Swallowing hard, Johan flicked his eyes over the Council fearfully; he could see the anger on the daemon’s representative’s face. “I meant no disrespect,” he said as he lowered his head. “As the council for Oklahoma I have a duty to the Queen to address any of her concerns. A vampire in Louisiana’s retinue spoke the lady Council member’s name. I would be lax in my duties if I didn’t wonder about their relationship.”
“You wonder about the relationship between myself and the vampire Compton,” Sookie said. “I suppose in the interest of fairness, I should reveal the truth behind it.”
“You do not have to,” Langdon the Were said gruffly. “We do not answer to them; they answer to us.”
“I don’t mind,” Sookie replied. “It’s true that I know, or knew, the vampire Compton.”
“How well do you know him?” Johan questioned.
“Well enough to despise him,” Sookie answered truthfully, making a few of the vampires present laugh. “Now, do you have any more personal questions you would like to ask me? Or are you ready to state your case?”
“I will state my case,” Johan replied, realizing he had pushed them far enough. “The case is quite simple. Eric Northman’s Maker, Appius Livius Ocella, in an attempt to secure the future of his most cherished Child, brokered a contract with the Queen of Oklahoma, as is his right as Northman’s Maker, for his Child to pledge to Oklahoma for the standard hundred years. Oklahoma’s most gracious Queen, Freyda, agreed to the contract and promised to make Northman her consort. The contract was signed between the Queen and Appius Livius Ocella making it binding. Louisiana is trying to interfere in a matter that is no business of hers.”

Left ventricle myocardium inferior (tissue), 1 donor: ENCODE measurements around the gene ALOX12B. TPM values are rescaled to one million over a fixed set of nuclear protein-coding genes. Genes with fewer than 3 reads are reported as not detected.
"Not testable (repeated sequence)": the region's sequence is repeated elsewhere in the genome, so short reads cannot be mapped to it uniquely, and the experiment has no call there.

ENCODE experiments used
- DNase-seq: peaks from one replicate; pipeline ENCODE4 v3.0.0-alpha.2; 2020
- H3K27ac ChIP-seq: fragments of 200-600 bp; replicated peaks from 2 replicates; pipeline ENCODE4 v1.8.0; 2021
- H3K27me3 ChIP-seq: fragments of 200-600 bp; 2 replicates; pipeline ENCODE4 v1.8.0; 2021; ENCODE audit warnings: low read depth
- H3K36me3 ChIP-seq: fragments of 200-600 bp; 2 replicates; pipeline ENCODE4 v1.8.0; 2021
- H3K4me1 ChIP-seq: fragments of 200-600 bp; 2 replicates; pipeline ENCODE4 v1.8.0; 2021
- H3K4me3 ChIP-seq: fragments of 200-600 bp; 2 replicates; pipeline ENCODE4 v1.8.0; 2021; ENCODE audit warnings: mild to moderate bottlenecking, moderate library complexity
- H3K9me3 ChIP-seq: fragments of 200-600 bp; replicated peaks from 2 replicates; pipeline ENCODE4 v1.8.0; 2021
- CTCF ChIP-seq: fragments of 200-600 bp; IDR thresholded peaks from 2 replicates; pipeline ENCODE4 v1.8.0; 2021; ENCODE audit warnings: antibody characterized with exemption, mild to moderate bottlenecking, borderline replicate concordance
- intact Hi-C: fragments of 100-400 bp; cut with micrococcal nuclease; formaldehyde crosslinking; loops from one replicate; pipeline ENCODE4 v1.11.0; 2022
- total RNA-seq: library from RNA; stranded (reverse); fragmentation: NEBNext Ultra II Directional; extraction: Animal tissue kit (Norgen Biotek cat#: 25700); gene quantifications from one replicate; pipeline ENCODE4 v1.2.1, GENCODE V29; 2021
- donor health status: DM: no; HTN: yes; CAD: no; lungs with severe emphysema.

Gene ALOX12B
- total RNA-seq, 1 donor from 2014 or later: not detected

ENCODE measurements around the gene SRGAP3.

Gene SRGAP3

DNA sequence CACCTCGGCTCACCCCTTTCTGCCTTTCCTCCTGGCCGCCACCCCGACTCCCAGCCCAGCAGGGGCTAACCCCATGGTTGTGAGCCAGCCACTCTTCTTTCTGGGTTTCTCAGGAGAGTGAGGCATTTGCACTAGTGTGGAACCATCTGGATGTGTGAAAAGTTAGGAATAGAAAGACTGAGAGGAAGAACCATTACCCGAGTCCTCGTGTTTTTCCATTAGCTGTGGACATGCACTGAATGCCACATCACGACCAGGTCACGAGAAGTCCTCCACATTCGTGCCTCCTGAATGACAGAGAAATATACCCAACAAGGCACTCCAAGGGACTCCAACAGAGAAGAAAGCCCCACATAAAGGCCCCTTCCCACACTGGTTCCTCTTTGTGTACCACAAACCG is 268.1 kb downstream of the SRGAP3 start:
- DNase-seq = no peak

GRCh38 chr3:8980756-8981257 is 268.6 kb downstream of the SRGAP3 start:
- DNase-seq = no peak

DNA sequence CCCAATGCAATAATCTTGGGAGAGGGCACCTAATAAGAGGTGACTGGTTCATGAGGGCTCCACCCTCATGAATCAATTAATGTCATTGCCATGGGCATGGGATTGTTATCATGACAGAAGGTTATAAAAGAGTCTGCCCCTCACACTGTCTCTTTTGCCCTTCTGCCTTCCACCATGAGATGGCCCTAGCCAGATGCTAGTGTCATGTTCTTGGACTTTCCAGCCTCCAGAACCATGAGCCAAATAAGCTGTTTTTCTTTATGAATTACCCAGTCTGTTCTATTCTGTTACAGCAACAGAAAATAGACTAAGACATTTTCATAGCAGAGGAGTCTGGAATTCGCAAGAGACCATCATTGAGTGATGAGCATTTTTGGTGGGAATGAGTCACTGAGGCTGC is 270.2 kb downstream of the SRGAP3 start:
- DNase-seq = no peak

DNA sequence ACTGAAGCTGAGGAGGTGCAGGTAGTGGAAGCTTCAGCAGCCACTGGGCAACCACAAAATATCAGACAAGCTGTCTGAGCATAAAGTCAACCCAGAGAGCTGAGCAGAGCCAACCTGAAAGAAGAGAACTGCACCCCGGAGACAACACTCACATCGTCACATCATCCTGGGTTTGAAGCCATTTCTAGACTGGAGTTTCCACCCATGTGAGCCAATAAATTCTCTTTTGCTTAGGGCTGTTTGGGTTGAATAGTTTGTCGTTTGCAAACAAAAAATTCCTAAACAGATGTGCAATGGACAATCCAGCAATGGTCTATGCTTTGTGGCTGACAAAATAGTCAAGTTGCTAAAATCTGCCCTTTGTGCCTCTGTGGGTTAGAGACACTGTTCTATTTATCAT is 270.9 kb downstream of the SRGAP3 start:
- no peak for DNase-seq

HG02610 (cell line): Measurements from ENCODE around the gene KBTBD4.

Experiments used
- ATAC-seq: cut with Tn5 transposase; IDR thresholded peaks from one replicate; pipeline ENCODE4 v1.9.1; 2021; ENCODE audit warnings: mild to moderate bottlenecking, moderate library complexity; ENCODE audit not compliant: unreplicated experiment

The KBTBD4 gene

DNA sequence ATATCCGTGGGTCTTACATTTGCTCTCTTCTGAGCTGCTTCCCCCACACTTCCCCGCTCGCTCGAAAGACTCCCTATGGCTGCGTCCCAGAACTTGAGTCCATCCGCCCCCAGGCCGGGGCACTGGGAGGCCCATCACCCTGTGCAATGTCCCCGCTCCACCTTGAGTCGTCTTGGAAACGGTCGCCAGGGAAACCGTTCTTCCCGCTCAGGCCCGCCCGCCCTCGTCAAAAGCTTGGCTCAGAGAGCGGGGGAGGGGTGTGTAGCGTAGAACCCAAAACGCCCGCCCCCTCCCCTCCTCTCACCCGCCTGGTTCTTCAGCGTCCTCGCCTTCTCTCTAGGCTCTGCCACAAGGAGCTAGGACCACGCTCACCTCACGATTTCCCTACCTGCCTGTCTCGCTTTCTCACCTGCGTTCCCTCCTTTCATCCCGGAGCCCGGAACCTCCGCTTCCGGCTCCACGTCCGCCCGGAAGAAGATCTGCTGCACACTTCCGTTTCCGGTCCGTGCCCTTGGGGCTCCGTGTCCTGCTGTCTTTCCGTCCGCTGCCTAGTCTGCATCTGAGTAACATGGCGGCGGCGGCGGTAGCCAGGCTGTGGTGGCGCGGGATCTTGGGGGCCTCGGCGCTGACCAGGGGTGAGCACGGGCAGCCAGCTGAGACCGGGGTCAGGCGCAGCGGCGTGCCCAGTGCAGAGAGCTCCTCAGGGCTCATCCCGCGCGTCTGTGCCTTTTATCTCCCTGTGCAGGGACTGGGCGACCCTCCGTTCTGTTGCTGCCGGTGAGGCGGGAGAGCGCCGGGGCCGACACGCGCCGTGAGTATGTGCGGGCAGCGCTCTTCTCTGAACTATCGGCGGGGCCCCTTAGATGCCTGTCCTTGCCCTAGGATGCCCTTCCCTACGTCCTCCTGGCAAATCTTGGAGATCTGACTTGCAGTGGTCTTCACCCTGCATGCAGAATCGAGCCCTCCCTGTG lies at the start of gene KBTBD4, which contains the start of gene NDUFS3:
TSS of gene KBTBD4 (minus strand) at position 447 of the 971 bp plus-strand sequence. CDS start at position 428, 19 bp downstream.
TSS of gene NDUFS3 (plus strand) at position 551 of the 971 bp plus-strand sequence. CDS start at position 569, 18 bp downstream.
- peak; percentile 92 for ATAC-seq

“Eric the Norseman is a Sheriff in her state,” Athena said, representing the magical humans. “That makes it her business. He has a duty to her.”
“But a vampire’s first duty is to his or her Maker,” Johan argued. “Northman’s duty is first and foremost to his Maker, and Appius Livius Ocella brokered this contract personally. It is his desire that his Child honor it. Louisiana’s Queen should have no say in the matter.”
“The Oklahoma council makes a good argument,” Kynan said, as he turned his head and faced the witch. “A vampire’s duty is to his Maker. Every Monarch knows that. They appoint Sheriff’s knowing they could be called away at any time.”
“True,” Athena agreed with a nod.
“I rest my case,” Johan said with a small smile as he returned to his chair.
“Louisiana, state your case,” the Ancient Pythoness said.